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I am relatively new in a software development. I have noticed that in some cases a text editor with extended text processing capabilities (I use Notepad++) gives me a better productivity than an IDE (I use the Eclipse and the Netbeans). In the era of IDEs, does it makes sense to learn emacs (or some other tool that you suggest?)

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Duplicate of plus many other similar questions with – dmckee Jan 5 '10 at 17:29
up vote 5 down vote accepted

Yes, and no.

Yes for the exact same reason why a doctor should be able to get an approximate diagnose from your symptoms by using his experience, and not putting the list of symptoms in a google query and find the answer.

Yes for the exact same reason why airliner pilots are taught to fly without fly-by-wire even if all airplanes are today fly-by-wire, so almost everybody is able to keep them flying.

No, because if you need specific tools to make your life easier, such as GUI designers, Intellisense, access to documentation, then clearly Emacs is not enough. Still, I remember that many developers at Microsoft organized a fund raising for uganda vim children.

Summing up, you need to use what makes you more productive. In many cases, emacs (or vim) is more productive than a huge IDE that makes coffee.

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Even if you were using an IDE, it's still useful to know Emacs/VIM. You don't have your IDE around all the time, and while doing something via SSH, you don't really have any other option (yeah you can use nano, but thats not very effective).

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I would rate vi/vim over emacs, since vi is included on all POSIX-compliant systems. – Anders Jan 5 '10 at 9:07

When you do software development, you often deal with a lot of text besides code. I may use an IDE for most of my coding, but often I'll use Vim for plain ol' text viewing and manipulation.

Sometimes I need to view code, SQL scripts, XML, CSV, or TXT files. Other times I may want to perform bulk replacements on those files, or extract out certain chunks of text from it.

IDEs are good for writing and refactoring code, but aren't meant to be used for generic text viewing and manipulation. For that, I'd recommend having the full power of something like Emacs or Vim. Notepad++ can be good too.

In short, use the right tool for the job.

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Everyone here seems to think that Emacs/Vim are light-weight compared to IDE's. This couldn't be further from the truth. Even the best IDE's do not have the features that Emacs does. In what IDE's can you program completely without moving your hands from the keyboard, read your email, chat with Jabber, run an integrated debugger, view your calendar, program your own functions, and send dbus commands? That's only the surface of what Emacs allows; I'm sure Vim has similar capabilities.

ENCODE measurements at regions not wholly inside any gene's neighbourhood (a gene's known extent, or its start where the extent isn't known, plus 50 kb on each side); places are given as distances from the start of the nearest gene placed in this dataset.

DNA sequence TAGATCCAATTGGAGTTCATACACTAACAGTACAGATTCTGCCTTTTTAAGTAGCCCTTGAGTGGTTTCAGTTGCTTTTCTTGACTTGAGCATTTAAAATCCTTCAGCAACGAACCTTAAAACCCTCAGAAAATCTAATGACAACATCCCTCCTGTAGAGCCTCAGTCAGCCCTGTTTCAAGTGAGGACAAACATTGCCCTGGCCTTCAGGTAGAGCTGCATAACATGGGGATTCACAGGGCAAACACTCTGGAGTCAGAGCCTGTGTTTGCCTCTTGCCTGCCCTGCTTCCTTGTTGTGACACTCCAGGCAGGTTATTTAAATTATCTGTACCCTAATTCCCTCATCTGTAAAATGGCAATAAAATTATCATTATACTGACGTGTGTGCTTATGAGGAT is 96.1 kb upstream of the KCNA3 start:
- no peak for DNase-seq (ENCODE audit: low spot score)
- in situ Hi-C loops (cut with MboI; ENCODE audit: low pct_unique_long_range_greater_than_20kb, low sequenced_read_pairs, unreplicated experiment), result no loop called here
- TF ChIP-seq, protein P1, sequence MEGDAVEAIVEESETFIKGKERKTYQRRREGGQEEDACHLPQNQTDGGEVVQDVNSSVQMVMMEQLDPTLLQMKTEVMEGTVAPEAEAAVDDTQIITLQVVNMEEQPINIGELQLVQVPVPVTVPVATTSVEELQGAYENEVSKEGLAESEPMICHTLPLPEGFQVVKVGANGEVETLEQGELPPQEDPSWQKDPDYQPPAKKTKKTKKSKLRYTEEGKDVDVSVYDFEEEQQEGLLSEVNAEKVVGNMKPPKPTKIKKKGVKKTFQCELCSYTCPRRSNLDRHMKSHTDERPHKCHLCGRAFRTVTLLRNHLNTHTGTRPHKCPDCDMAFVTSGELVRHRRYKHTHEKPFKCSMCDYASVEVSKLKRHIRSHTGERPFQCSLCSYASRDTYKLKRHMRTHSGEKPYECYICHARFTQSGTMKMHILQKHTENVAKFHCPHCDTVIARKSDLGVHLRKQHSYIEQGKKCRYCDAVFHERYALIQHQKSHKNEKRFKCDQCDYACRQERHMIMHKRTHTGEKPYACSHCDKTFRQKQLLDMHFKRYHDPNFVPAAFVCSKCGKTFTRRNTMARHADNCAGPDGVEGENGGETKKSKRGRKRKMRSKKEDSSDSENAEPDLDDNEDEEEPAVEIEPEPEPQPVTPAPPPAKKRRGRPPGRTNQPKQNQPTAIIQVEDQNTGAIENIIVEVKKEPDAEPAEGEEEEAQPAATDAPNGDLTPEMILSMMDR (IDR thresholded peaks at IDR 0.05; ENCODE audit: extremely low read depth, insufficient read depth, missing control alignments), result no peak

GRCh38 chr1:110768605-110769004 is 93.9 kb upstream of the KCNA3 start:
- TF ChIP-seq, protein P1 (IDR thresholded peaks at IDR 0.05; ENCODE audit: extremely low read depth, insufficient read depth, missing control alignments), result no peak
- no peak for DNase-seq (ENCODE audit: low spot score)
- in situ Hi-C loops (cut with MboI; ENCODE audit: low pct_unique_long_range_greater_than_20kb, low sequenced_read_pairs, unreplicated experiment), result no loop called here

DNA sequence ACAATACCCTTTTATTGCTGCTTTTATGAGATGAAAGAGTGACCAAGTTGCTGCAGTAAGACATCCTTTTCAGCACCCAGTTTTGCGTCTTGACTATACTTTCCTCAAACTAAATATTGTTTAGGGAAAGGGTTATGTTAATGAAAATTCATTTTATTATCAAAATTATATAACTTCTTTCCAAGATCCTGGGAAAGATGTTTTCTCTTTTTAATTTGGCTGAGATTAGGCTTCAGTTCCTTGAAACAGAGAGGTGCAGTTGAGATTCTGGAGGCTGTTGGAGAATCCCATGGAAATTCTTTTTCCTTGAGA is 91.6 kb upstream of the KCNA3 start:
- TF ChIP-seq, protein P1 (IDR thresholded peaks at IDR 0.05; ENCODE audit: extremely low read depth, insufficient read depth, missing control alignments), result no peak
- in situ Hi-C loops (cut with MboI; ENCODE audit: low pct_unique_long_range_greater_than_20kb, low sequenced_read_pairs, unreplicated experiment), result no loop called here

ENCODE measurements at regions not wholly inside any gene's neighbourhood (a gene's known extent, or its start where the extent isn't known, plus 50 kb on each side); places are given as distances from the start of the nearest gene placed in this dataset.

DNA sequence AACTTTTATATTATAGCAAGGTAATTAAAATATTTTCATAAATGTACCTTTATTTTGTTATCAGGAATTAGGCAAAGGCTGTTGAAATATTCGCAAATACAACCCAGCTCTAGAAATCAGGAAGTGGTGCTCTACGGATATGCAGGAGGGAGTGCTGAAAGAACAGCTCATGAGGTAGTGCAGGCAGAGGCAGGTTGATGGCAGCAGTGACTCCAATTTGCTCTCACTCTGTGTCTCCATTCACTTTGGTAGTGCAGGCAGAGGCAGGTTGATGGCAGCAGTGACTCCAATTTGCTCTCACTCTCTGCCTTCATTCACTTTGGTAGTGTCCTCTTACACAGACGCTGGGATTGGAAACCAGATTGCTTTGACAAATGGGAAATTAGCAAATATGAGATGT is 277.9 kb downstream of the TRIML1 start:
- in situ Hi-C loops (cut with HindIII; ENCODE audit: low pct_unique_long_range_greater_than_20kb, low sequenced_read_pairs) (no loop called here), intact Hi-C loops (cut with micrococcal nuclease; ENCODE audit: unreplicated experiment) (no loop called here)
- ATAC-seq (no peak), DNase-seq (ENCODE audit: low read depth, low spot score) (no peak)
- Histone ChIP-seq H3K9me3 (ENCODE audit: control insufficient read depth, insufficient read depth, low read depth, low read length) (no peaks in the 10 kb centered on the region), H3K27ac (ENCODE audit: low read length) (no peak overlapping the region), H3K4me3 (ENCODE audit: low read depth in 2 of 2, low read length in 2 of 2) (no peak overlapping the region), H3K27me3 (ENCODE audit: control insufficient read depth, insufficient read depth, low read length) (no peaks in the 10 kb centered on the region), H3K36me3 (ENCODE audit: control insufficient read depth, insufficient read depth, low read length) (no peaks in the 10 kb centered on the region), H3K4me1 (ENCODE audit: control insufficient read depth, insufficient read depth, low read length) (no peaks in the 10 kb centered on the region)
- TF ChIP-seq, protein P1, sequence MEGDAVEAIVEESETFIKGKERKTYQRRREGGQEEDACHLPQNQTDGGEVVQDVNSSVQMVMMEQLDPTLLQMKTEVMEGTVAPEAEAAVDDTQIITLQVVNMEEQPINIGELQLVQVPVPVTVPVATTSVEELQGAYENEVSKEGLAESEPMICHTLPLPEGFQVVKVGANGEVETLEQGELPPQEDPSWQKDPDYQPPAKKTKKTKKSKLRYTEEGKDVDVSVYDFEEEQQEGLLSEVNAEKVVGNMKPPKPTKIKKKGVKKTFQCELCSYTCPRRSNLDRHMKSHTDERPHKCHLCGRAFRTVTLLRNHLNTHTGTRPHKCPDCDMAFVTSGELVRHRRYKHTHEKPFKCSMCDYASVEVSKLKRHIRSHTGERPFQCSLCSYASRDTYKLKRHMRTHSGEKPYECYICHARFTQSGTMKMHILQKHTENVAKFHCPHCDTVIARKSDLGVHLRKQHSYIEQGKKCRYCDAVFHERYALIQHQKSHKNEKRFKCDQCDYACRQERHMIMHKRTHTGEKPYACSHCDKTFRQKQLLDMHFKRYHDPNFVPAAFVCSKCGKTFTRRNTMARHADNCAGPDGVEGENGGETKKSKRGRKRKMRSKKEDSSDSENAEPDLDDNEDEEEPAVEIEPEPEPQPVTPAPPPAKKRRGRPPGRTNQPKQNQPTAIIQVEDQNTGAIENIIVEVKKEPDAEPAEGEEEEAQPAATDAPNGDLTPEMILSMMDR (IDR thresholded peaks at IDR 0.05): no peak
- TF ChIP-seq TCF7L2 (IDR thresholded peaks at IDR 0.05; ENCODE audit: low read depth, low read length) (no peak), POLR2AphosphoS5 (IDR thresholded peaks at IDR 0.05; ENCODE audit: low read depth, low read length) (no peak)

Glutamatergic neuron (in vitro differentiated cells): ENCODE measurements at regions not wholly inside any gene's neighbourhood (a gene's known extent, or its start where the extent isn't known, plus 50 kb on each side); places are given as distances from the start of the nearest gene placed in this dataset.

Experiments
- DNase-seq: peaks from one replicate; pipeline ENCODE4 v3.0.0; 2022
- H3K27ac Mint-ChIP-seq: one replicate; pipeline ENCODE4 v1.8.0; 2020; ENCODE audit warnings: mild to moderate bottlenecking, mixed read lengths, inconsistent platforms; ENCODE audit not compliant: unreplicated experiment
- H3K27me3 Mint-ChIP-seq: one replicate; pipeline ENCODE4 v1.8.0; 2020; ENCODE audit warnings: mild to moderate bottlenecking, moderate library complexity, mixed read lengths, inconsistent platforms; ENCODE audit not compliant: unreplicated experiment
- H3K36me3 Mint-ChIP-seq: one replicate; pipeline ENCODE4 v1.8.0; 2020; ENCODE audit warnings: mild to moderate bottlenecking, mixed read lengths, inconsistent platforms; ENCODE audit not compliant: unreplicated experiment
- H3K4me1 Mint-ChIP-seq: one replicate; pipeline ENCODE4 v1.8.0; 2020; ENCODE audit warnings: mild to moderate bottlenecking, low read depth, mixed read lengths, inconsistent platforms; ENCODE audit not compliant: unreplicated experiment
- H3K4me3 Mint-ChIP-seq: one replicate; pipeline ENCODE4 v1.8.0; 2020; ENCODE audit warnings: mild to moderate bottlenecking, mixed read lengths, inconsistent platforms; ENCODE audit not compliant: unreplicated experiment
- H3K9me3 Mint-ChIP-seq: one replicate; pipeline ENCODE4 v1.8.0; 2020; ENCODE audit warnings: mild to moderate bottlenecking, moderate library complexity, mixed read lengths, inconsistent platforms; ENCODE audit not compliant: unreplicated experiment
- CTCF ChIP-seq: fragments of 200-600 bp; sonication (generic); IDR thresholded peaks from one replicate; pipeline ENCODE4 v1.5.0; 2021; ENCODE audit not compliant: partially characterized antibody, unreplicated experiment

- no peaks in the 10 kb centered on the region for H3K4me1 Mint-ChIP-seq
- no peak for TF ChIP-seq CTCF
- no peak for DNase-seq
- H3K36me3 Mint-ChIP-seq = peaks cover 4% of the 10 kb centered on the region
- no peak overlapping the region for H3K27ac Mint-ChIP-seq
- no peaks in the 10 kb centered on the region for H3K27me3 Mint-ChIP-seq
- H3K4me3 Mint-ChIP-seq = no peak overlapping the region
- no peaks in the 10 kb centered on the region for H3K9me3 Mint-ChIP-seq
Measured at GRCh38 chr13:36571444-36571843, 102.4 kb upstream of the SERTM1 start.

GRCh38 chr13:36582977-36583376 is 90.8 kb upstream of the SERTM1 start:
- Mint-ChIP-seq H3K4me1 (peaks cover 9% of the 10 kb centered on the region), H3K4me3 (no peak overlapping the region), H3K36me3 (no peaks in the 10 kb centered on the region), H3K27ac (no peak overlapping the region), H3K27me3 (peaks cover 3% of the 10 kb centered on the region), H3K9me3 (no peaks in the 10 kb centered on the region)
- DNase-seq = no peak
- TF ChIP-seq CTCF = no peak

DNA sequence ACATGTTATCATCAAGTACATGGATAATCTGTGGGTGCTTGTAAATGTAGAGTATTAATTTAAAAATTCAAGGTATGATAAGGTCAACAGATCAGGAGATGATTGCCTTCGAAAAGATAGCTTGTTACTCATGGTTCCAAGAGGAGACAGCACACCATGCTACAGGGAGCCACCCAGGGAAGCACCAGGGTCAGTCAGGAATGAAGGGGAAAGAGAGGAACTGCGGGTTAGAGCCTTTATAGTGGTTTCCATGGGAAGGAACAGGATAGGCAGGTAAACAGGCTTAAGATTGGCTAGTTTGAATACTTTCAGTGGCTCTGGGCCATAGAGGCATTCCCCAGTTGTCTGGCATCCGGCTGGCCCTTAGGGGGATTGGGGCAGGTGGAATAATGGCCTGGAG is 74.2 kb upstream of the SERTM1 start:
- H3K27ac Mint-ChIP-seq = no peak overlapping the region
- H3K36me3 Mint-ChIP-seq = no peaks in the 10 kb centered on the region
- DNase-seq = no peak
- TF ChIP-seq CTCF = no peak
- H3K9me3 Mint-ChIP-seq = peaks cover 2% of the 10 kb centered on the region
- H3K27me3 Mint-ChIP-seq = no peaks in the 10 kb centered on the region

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Ignoring productivity completely; remember why you started programming in the first place. You like to create stuff, you like to know how stuff works, you like creating clever solutions to obscure problems, you like tinkering, you like learning new things, you like creating tools that help you do things.

With this in mind the answer is yes, learn it if you think it will add to the delight to your days. Maybe you will also get some work done along the way. Fiddling with eamcs will not make you melt. You might even make a life-long friend of it. Happy Hacking.

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Emacs is an IDE. In fact, you could argue it's a whole operating system.

vi, on the other hand, is an editor.

Yes, it makes sense to learn vi, since it's about the only editor you can use on anything vaguely posix, even if the GUI isn't running or the network is incredibly slow (vi is usable at 300 baud). Basically, it's the unix administrator's safety net of an editor. I've used it to rescue myself from broken device drivers on an OS X server that would only come up so far as single user, so even the must GUIfied Unix out there can still be saved by humble vi.

It makes some sense to learn emacs too, but perhaps not quite so much these days.

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I would say it helps to learn emacs (or say vim).

Personally I'm comfortable using IDE (eclipse) for Java developement, when I code in perl or python I prefer to use emacs. Also if you are in a resource constriant environment (say) starting an IDE like Eclipse (which would crawl if there is anything less than 1GB RAM) to write a perl script might not be feasible. In such cases a vim would be neat tool of choice.

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